$2.6M NIH Grant Awarded to Study Nerve Repair

From left: PhD candidate Jiayue Hong; research assistant Sophia Elston; Sophie Belin, PhD; research assistant Ethan McFarland; and MDDR student Simar Arora

Research will focus on the role of the protein PMP2 in peripheral neuropathy

The National Institutes of Health (NIH) has awarded scientists at Albany Medical College a five-year, $2.6 million grant to study the role of a specific protein in peripheral nerve disorders.

The study will focus on peripheral demyelinating neuropathies, which affect approximately three million people worldwide. Symptoms occur most often in the hands and feet and include numbness, muscle weakness, fatigue, and chronic pain. Foot ulcers and amputation can result in the most severe cases.

“This type of neuropathy can be genetic or can be caused by a traumatic injury, infection, metabolic disease, or exposure to toxins,” said Sophie Belin, PhD, assistant professor in the Department of Neuroscience and Experimental Therapeutics, who is leading the study. “Regardless of the specific cause, it is damage to myelin – the protective sheath that wraps around nerves – that causes the debilitating symptoms.”

Currently, medications are available to help ease symptoms, but there is no treatment that targets the disease itself by helping new myelin to form.

Using mouse models, Dr. Belin and her team will focus on the peripheral myelin protein 2 (PMP2), which is thought to stabilize myelin. The researchers will seek to understand its role as a fatty acid chaperone and how modulating its expression could regulate nerve repair. They’ll also study the molecular factors that regulate PMP2.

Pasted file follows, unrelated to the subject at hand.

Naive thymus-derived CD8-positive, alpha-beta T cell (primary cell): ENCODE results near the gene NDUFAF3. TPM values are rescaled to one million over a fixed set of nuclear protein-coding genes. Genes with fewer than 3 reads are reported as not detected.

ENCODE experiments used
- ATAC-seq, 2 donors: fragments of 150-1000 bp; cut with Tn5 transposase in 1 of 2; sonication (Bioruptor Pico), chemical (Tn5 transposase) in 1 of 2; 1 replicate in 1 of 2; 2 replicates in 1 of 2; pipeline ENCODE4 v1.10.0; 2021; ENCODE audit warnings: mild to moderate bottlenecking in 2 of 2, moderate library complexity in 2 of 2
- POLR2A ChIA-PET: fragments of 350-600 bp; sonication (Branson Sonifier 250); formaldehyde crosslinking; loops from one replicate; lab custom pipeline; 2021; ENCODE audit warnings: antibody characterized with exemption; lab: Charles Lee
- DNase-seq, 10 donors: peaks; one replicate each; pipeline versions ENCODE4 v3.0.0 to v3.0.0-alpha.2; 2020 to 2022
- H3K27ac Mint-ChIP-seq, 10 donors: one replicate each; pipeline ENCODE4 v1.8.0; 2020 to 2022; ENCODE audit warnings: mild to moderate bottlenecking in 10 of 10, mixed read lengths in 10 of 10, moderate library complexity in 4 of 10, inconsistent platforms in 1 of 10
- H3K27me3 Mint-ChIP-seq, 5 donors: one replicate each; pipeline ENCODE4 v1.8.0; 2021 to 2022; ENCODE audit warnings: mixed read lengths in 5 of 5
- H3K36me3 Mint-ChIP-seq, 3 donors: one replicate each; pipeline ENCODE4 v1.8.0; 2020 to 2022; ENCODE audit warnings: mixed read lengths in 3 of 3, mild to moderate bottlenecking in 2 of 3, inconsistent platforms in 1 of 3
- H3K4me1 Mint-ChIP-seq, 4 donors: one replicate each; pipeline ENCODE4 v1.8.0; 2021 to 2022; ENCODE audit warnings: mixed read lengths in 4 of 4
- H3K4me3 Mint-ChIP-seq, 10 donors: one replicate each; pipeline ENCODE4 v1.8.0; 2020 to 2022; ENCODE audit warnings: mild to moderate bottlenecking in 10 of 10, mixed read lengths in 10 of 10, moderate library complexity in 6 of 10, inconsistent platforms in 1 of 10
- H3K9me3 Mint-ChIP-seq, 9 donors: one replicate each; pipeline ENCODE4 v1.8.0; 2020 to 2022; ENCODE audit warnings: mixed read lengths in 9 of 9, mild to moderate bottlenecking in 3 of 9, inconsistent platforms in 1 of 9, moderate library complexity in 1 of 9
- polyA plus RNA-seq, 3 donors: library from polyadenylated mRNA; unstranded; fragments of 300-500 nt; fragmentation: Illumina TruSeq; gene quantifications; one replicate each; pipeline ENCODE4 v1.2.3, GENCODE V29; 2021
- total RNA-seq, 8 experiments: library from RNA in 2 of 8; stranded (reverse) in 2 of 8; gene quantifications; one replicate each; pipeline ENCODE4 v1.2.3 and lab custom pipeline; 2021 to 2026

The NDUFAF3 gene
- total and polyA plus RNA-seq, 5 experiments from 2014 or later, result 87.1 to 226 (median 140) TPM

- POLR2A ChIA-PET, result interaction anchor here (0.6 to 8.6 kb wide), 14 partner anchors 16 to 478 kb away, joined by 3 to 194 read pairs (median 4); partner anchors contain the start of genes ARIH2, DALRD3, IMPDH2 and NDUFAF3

“Clarifying the function of PMP2 in myelin cells could lead to new discoveries on how to enhance remyelination, as well as shed light on potential pharmacological approaches that could target PMP2,” said Dr. Belin.

Titled, “Role of a Fatty Acid Chaperone in Schwann Cell Myelination,” the study is funded by the NIH’s National Institute of Neurological Disorders and Stroke (NINDS).

As part of a separate award, Dr. Belin and Yannick Poitelon, PhD, associate professor in the Department of Neuroscience and Experimental Therapeutics, also received a two-year, $163,500 grant from the NINDS in support of a study on Charcot-Marie-Tooth disease, another type of nerve disorder, titled, “Exploring the Pathophysiology of CMT1G”.